June 21, 2024


Sapiens Digital

WD Blue SN550 (1TB) – Review 2020

9 min read

Launched as a follow-up to last year’s WD Blue SN500, the WD Blue SN550 (starts at $54.99 for 250GB; $99.99 for our 1TB test model) is a respectably quick, highly affordable M.2 NVMe SSD that challenges other drives up to twice its cost in performance and speed. The drive is a leader in its price class, as both a solid workhorse that can handle daily content-creation tasks in programs like Adobe’s key creative applications, while also holding its own in gaming tests and raw sequential throughput. This DRAM-less SSD (more on that later) may not be the right choice for anyone who needs tons of write-durability, relative to other drives, but for the rest of us, it’s a solid pick for the price. (Note: At this writing, the 1TB version was selling from most etailers for 20 percent above its MSRP.)

An Evolution of the Blue

WD Blue is Western Digital’s more value-oriented, mainstream SSD family, in contrast to the more performance-oriented, hardcore WD Black series. Still, it’s no slouch on the specifications front.

WD Blue SN550 top of drive

The WD Blue SN550 is an M.2 Type-2280 PCI Express 3.0 x4 NVMe SSD, based on a second-generation, 96-layer 3D TLC NAND manufacturing process. (Check out our SSD dejargonizer if you need help unraveling that ball of acronyms.) This 80mm-long drive comes in three storage-volume sizes: 250GB, 500GB, and 1TB. Western Digital rates the 1TB variant of the drive (the one we’re testing here) for peak throughput of 2,400MBps on sequential reads and 1,950MBps on writes, and it carries a five-year warranty. Here’s a summary of the available capacities.

WD Blue SN550 Configurations

One of the main upgrades from the older SN500 model that we tested last year is the increase in PCI Express lane allocation, which directly affects peak throughput. The WD Blue has gone from two lanes (PCI Express x2) in the previous model, a decidedly budget move, to four (PCI Express x4) in the SN550. That helps boost the top sequential read and write speeds from the SN500’s 1,700MBps and 1,450MBps, respectively, to the SN550’s numbers cited above.

The higher lane allocation puts the SN550 on par with most other mainstream M.2 drives nowadays. One place I’d like to see a bit more muscle, though, is in the terabytes written (TBW) rating. For example, the Editors’ Choice-winning Addlink S70 almost exactly doubles the TBW rating of the WD Blue SN550, while costing only roughly a third more. This doesn’t mean the WD Blue SN550 is a poor value, per se, just that it may not be the right choice for write-happy users, such as content creators who scribe lots of gigabytes of data per day to their drives.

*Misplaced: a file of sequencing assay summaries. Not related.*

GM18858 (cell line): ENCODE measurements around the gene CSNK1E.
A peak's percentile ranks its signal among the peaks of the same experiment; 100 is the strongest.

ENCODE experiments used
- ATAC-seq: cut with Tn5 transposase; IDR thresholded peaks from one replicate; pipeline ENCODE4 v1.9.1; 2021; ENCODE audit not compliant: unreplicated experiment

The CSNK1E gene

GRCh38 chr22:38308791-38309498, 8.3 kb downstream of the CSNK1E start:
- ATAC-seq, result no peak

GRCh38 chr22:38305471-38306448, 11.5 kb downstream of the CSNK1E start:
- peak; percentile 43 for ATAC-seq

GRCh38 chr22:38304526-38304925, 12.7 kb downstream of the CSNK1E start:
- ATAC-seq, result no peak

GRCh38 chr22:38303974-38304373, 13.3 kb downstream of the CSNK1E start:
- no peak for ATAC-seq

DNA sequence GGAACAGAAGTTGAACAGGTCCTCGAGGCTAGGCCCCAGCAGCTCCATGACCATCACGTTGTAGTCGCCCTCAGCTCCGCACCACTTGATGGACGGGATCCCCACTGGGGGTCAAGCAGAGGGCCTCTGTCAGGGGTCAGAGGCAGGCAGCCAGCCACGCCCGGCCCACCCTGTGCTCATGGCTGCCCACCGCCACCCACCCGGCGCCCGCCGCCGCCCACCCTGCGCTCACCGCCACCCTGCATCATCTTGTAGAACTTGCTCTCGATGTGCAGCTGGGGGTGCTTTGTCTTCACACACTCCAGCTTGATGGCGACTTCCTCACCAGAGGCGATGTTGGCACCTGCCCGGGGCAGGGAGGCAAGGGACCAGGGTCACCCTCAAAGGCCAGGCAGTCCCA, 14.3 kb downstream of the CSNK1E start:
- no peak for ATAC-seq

DRAM? Where We’re Going, We Don’t Need DRAM

As I alluded to in the introduction, the WD Blue SN550, like many other cheap SSDs, is a DRAM-less drive. For starters, let’s define what DRAM is in an SSD context and what it’s used for.

In a traditional SSD with DRAM, the data that you’re keeping is stored on the NAND flash chips that sit on the drive’s printed circuit board (PCB). The data isn’t static, though, and is constantly being moved around by the drive to ensure that no cells are being taxed much more than others and therefore wear down unevenly. This is a process called “wear leveling.” 

Because the data is moved around frequently, some SSDs use a smidge of DRAM—which is much faster to access and read than NAND flash—to “map out” the data, and provide a reference point for the drive so it knows where everything is. 

Now, a drive can operate just fine without a DRAM chip installed. Instead, the “map” is stored either on the NAND flash chips themselves, or can be stored temporarily in the RAM of the system you’re booting into. From the SSD maker’s point of view, leaving off the DRAM saves on production cost, thereby making the drive cheaper to manufacture, and cheaper for consumers in the end. However, this can have a marked effect on drives that are used to store operating systems, programs, or games, all of which use shallow-depth 4K writes and reads. 

WD Blue SN550 M.2 connector

WD seems to have gotten around this hurdle with the addition of a much smaller SRAM chip (“static” RAM to DRAM’s “dynamic” RAM). SRAM chips are faster than DRAM, though they can be more expensive to implement. WD also found a workaround for this, including just a few megabytes of SRAM on the in-house Western Digital controller, rather than the larger SRAM caches that you might see on other drives that implement a similar technique.

With that bit of background out of the way, let’s get into the benchmarks to see how this DRAM-less SSD handles…

Testing the WD Blue: A Benchmark Duel

We test all of our PCI Express 3.0 SSDs on an Asus Prime X299 Deluxe motherboard with an Intel Core i9-10980XE processor clocked at a max boost frequency of 4.6GHz. We use 16GB of DDR4 Corsair Dominator RAM clocked to 3,600MHz, and the system is using an Nvidia GeForce RTX 2080 Ti Founders Edition as its discrete graphics card.

PCMark 10 Overall Storage Test

First, there’s the overall PCMark 10 Full System Drive Benchmark. This score represents how well drives do throughout the entire PCMark 10 run, and are the sanctioned scores presented by UL’s software at the end of each run. This score includes a weighted average of every simulated activity that the PCMark 10 storage test runs, from copying files to launching games, booting an OS to running creative applications. It’s a general indicator of how consistently a drive can perform through 23 different usage scenarios.

WD Blue SN550 PCMark 10 overall storage test

Overall, the WD Blue SN550 was well ahead of its cost-comparative competition, showing that its added lanes and high 4K random read speeds make it a great choice for all-around users.

Booting Windows 10

Next is a more granular measure derived from one of PCMark 10’s background “traces.” This and following PCMark 10-derived tests represent a simulation of how quickly a drive is capable of launching a particular program or booting Windows 10 by recording how many megabytes per second the drive is reading what are known as “shallow-queue 4K random” blocks of data (i.e., of the kind in which most applications, games, or operating systems are stored). While UL recommends using the overall “read/write MBps bandwidth” metric in these tests, instead we dug a bit deeper to only include random 4K bandwidth in order to paint what we believe is a more specific picture of how well a drive can perform in these tasks.